On the heels of the EU-US Data Privacy Framework (DPF), another bridge has been built across the Atlantic to streamline data transfers between businesses.
In July, the European Commission adopted its much-anticipated adequacy decision for the EU-US DPF. On September 21, 2023, the UK and US governments announced that they have established a “UK Extension” to the DPF.
The UK Extension will allow organizations in the UK to transfer personal data to US businesses that have certified to the UK Extension, without the need for additional safeguards, such as International Data Transfer Agreements (IDTAs). The UK Extension—also referred to as the “Data Bridge”—will take effect on October 12, 2023.
As with the DPF, US organizations that are subject to the jurisdiction of the Federal Trade Commission or the Department of Transportation may certify to the UK Extension. In order to implement it, both UK and US organizations must take certain measures, such as updating their privacy policies and adopting redress mechanisms for data subjects. As an addition to the DPF, the UK Extension cannot be entered into separately from the DPF; therefore, organizations that wish to participate in the UK Extension must also participate in the EU-US DPF and comply with its principles.
The US Department of Commerce will administer the UK Extension, alongside the DPF. US organizations that are certified under the DPF can extend their certification to cover data from the UK by selecting the option to add the UK Extension through their online DPF account.
The UK government has published a series of supporting documents for the UK Extension, which includes an explainer, a fact sheet, and a detailed analysis of relevant US privacy safeguards. The UK Extension announcement comes after the US designated the UK as a “qualifying state” under Executive Order 14086. This designation gives UK individuals whose personal data is transferred to the US (under any transfer mechanism) access to newly established redress mechanisms in the US.
As a reminder, the DPF was designed to address the perceived gaps in US surveillance law, which were viewed as undercutting data protection rights for individuals. The UK has now found that UK data subjects receive adequate protection (i.e., protection comparable to what they receive in the UK) when their data is transferred to the US pursuant to the UK Extension.
Organizations that do not certify to the DPF and UK Extension may still use other transfer mechanisms, such as IDTAs or binding corporate rules. Although UK organizations will no longer need to perform Data Transfer Impact Assessments (DTIAs) when transferring data to the US on the basis of the UK Extension, the UK government has not indicated whether UK businesses that transfer data to the US via other mechanisms still must conduct DTIAs. Until guidance is clearer, it is prudent for organizations to continue to prepare short DTIAs, taking into account the UK’s findings about data protection in the US.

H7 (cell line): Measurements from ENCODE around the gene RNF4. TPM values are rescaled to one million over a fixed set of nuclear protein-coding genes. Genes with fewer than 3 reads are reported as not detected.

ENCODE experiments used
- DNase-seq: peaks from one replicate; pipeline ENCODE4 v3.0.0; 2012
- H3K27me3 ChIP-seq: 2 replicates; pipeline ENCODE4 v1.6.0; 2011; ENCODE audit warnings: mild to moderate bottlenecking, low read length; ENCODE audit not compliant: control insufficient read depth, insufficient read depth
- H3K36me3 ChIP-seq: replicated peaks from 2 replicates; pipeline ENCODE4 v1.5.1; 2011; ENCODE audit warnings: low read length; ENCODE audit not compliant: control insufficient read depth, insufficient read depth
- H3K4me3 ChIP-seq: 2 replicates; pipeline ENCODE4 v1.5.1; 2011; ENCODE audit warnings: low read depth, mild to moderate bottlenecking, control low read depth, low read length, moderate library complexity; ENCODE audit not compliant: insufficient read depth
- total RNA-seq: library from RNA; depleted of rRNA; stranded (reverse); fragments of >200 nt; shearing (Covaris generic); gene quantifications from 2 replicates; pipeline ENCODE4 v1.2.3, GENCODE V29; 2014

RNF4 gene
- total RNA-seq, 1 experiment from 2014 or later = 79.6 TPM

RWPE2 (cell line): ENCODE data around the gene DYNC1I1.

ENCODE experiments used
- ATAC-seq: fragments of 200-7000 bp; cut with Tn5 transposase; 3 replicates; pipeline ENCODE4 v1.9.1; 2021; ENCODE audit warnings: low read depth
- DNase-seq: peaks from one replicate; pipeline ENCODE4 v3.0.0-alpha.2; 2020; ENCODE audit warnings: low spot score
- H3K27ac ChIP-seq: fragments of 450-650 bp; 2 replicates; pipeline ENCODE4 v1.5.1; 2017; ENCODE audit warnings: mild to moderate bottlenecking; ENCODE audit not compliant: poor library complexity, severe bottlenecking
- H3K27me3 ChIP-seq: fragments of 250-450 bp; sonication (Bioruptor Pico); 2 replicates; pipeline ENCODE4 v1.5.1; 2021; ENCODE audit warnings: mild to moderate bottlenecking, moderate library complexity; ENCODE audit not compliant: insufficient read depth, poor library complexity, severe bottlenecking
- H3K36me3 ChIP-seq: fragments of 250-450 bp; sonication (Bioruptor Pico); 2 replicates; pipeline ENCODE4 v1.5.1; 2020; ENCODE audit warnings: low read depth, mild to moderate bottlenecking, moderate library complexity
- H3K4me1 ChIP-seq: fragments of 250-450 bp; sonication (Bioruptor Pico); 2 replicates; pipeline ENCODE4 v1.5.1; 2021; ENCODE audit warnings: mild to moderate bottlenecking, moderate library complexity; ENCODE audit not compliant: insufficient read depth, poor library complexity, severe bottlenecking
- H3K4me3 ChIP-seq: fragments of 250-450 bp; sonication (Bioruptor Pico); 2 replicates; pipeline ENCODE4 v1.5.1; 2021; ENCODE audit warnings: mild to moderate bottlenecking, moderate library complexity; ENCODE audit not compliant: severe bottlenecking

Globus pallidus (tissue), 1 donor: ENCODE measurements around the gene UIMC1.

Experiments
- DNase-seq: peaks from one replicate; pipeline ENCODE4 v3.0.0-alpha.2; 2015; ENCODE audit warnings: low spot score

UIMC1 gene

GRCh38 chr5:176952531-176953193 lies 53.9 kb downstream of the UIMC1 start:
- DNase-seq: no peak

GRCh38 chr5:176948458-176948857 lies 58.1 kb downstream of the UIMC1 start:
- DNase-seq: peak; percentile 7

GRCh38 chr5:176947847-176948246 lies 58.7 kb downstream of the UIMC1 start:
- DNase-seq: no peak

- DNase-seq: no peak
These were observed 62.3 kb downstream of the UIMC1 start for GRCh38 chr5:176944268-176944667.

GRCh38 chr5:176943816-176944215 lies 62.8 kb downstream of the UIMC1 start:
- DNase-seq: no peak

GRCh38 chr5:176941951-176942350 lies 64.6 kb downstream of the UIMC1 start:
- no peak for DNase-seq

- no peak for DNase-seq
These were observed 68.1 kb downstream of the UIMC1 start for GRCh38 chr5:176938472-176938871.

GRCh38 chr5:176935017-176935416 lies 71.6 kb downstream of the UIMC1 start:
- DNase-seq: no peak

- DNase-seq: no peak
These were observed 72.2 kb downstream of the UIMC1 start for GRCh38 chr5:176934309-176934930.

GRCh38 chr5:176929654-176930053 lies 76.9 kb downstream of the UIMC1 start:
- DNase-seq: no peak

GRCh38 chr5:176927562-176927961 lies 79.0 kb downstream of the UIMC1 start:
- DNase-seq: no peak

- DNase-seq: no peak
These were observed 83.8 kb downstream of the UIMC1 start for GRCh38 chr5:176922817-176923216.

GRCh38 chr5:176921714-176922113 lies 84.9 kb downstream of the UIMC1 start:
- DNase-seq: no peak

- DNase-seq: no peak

The EU-US DPF has already begun facing legal challenges, which could affect the ongoing validity of the UK Extension. The UK data regulator, and the Information Commissioner’s Office, gave only “qualified assurance” to the UK Extension, noting specific areas, such as the fact that the UK Extension does not contain a “substantially similar right” to the UK’s “right to be forgotten,” that could still pose some risks to UK data subjects if certain protections are not properly applied. Even with those considerations, the UK Extension procedures for transferring data between the US and the UK offer businesses a simplified method for cross-border data transfers.
 Notice, Department for Science, Innovation and Technology, UK-US data bridge: explainer (Sept. 21, 2023), https://www.gov.uk/government/publications/uk-us-data-bridge-supporting-documents/uk-us-data-bridge-explainer.
 Notice, Department for Science, Innovation and Technology, UK-US data bridge: supporting documents (Sept. 21, 2023), https://www.gov.uk/government/publications/uk-us-data-bridge-supporting-documents.
 Office of the Attorney General, Designation Pursuant to Section 3(f) of Executive Order 14086 (Sept. 18, 2023), https://www.justice.gov/d9/2023-09/Attorney%20General%20Designation%20of%20the%20United%20Kingdom%20as%20a%20Qualifying%20State.pdf.
 Office of the Director of National Intelligence, Intelligence Community Directive 126 – Implementation Procedures for the Signals Intelligence Redress Mechanism under Executive Order 14086, https://www.dni.gov/index.php/who-we-are/organizations/clpt/clpt-related-menus/clpt-related-links/signals-intelligence-redress-mechanism-icd-126.
 The Data Protection (Adequacy) (United States of America) Regulations 2023, 2023 No. 1028, https://www.legislation.gov.uk/uksi/2023/1028/regulation/3/made.
 Laura Kayali, French lawmaker challenges transatlantic data deal before EU court, Politico (Sept. 7, 2023), https://www.politico.eu/article/french-lawmaker-challenges-transatlantic-data-deal-before-eu-court/?utm_medium=social&utm_source=Twitter.
 Information Commissioner’s Office, The UK Government’s assessment of adequacy for the UK Extension to the EU-US Data Privacy Framework for the general processing of personal data, https://ico.org.uk/about-the-ico/media-centre/news-and-blogs/2023/09/opinion-on-uk-government-s-assessment-of-adequacy-for-the-uk-extension-to-the-eu-us-data-privacy-framework/.